BY TAYLOR ROBINSON
As part of one of Washtenaw Community College President Rose Bellanca’s six main initiatives for the school year, campus safety and security has been brought to the forefront. In light of an increase in violent acts across the United States – particularly among school campuses – more and more institutions are reevaluating their school’s safety.
At the board’s retreat on Nov. 17, the trustees along with many members of the administration, gathered for more than two hours to discuss options for WCC and the possibility of enhancing the college’s campus safety and security. In addition, administrators delineated the role of WCC’s Care Team and counselors, and the Crisis Management Team.
“Our goal is to be very proactive,” Bellanca said in her opening remarks. “We have teams in place…college-wide that work to identify potential threats and manage crises.”
Damon Flowers, vice president of facilities, grounds and campus safety, summarized the current responsibilities of security personnel. They patrol the entire campus by bike, foot, or vehicle, as well as, attend to medical needs, disruptions on campus, enforce policies and more. They are responsible for monitoring more than 2,000 doors, 1,000 devices and 210 cameras. The overall budget for the operation is $1.5 million including a contract with Ann Arbor Township –which utilizes a Police Service Unit – set to expire Dec. 31 of this year.
According to Flowers’ “anecdotal information,” the calculated average amount of time the unit is visible around campus or near the area is about four to six hours a week at an annual cost of $165,000 which also includes fire and Emergency Medical Technician responses.
A recent meeting called by Bellanca, with Ann Arbor Sheriff Jerry Clayton and Ann Arbor Township Supervisor Mike Moran, allowed the opportunity to discuss the long-standing relationship (nearly 15 years) with this type of security.
Discussions led to the first of three options presented to the board. The first option, also favorably expressed by Bellanca, would be the suggestion to work through a contract directly with the Sheriff’s Office of Washtenaw County and implement a School Resource Officer model.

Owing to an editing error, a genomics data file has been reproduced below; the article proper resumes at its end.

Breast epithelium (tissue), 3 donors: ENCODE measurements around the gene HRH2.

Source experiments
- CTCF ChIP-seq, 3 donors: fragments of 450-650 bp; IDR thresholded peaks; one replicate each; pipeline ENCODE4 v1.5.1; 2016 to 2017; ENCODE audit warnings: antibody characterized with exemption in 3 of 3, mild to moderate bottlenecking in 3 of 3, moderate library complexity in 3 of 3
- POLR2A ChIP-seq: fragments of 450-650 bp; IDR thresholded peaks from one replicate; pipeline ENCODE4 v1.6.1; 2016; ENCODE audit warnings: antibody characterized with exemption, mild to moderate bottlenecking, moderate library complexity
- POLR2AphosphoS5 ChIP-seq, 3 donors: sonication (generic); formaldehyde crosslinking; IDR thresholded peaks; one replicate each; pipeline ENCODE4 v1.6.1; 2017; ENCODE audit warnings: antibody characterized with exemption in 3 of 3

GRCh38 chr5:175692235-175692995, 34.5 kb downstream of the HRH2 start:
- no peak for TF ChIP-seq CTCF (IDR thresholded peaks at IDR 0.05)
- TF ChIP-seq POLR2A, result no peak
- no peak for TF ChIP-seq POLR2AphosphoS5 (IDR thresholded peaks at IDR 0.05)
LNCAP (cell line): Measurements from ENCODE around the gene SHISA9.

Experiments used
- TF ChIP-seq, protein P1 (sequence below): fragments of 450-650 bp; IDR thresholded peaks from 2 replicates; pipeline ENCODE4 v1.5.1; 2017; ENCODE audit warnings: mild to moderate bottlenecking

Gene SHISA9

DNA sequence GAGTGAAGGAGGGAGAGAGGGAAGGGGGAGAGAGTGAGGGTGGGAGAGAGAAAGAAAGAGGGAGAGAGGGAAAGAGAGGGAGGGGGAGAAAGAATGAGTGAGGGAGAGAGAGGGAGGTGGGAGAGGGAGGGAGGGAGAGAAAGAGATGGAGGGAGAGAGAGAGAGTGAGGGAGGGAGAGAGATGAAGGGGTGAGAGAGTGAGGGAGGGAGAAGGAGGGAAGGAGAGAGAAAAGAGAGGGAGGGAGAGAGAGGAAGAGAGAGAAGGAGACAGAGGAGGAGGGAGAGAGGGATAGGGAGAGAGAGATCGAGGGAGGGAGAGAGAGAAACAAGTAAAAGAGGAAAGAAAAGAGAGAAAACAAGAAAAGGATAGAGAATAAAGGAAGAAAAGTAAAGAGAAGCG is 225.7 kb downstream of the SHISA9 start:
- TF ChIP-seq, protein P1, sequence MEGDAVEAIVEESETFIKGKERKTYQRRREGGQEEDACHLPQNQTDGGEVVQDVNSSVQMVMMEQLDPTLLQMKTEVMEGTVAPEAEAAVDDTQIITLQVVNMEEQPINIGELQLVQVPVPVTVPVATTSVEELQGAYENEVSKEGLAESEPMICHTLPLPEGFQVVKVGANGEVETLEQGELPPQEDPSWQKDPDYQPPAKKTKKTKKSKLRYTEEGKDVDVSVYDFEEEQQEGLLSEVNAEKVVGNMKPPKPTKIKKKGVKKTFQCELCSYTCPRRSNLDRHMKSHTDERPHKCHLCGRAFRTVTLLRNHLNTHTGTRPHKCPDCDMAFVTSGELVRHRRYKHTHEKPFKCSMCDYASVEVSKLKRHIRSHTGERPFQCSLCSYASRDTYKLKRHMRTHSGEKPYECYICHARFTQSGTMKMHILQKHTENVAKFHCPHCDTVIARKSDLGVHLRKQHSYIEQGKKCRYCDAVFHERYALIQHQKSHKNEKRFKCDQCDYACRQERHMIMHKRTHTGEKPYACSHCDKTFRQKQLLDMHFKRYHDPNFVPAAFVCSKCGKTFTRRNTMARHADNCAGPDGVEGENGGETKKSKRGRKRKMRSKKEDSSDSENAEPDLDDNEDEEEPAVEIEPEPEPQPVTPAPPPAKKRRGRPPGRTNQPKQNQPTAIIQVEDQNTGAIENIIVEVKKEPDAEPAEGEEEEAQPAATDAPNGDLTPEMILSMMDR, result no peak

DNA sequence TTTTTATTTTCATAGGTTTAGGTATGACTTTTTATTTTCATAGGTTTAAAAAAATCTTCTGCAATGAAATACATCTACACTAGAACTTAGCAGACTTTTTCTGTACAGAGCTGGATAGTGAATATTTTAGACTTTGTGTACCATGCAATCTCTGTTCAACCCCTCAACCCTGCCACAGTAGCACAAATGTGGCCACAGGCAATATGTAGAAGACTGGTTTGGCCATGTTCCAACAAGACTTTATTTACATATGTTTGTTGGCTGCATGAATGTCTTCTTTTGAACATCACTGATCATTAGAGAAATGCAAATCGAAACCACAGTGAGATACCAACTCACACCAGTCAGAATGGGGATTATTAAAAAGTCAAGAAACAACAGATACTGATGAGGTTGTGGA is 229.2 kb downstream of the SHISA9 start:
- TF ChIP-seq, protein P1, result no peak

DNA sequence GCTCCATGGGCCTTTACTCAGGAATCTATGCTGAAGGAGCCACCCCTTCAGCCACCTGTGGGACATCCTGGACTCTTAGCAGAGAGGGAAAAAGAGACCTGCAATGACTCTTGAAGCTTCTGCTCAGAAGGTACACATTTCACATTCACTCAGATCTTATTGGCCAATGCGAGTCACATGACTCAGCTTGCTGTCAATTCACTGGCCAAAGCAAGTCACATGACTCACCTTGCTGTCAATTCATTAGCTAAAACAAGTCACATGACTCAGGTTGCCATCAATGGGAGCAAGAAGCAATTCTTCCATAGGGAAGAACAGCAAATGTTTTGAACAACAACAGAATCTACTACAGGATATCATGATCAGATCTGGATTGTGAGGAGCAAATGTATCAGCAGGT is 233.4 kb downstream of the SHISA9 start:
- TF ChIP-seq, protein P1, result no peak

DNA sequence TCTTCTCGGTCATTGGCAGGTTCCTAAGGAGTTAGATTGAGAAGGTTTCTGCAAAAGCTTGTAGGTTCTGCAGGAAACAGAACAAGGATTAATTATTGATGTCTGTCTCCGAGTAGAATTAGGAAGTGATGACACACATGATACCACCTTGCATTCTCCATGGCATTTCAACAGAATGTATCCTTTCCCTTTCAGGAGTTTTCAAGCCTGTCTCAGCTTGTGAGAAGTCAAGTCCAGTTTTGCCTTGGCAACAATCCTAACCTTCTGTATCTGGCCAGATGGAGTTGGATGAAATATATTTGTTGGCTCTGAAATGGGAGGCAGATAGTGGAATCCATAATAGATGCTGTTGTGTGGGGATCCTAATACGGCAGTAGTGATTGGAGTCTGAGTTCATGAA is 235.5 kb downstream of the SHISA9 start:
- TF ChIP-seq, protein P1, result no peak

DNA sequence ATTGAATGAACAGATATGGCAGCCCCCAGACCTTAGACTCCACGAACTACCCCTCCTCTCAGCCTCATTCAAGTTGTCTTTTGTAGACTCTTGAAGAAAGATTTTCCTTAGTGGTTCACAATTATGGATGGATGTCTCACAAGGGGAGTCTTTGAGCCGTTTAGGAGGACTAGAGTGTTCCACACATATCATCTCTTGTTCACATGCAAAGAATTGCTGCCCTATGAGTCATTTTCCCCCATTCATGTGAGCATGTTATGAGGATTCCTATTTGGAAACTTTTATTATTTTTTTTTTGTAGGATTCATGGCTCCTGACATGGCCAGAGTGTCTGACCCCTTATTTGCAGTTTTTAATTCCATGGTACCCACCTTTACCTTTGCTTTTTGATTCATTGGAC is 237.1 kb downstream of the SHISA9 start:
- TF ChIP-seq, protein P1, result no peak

“We would be working with a very well-trained, student-focused, armed – what we like to call peace officer – who would understand our college mission, get to know the campus, get to know the students and the culture,” Bellanca said. “They would be just steps away in case there was a rare but a real case of a violent incident happening and they would be familiar with our staff and our community.”
Some of the considerations about this model are that it’s effective in high schools, it limits the college’s risks and liabilities due to being contracted with the Sheriff’s Office, and WCC personnel would have input on the selection process, according to the administration.
During Flowers’ presentation, he added the estimated cost of such a model would be about $700,000, also depending on the number of SRO’s in place. The estimated timeline for this to be operational would tentatively be July 2016.
The second option presented by Larry Barkoff, the college’s general counsel, focused on WCC implementing its own police force either under the Community College Act (Public Act 331) or Public Act 330. Under Public Act 331, the officers on campus would be “MCOLES certified Police Academy graduates,” meaning they meet all standards of the Michigan Commission on Law Enforcement Standards. They would have completed written and physical tests and would be very highly trained.
According to Barkoff, their jurisdiction would be the campus and all property leased and owned by the college within the state. Instating this model would also include access to law enforcement databases and history of warrants. He reports that risks and liabilities are increased for administration and the board by having its own police department. If wanting to pursue a PA 331 force, it would require two public hearings.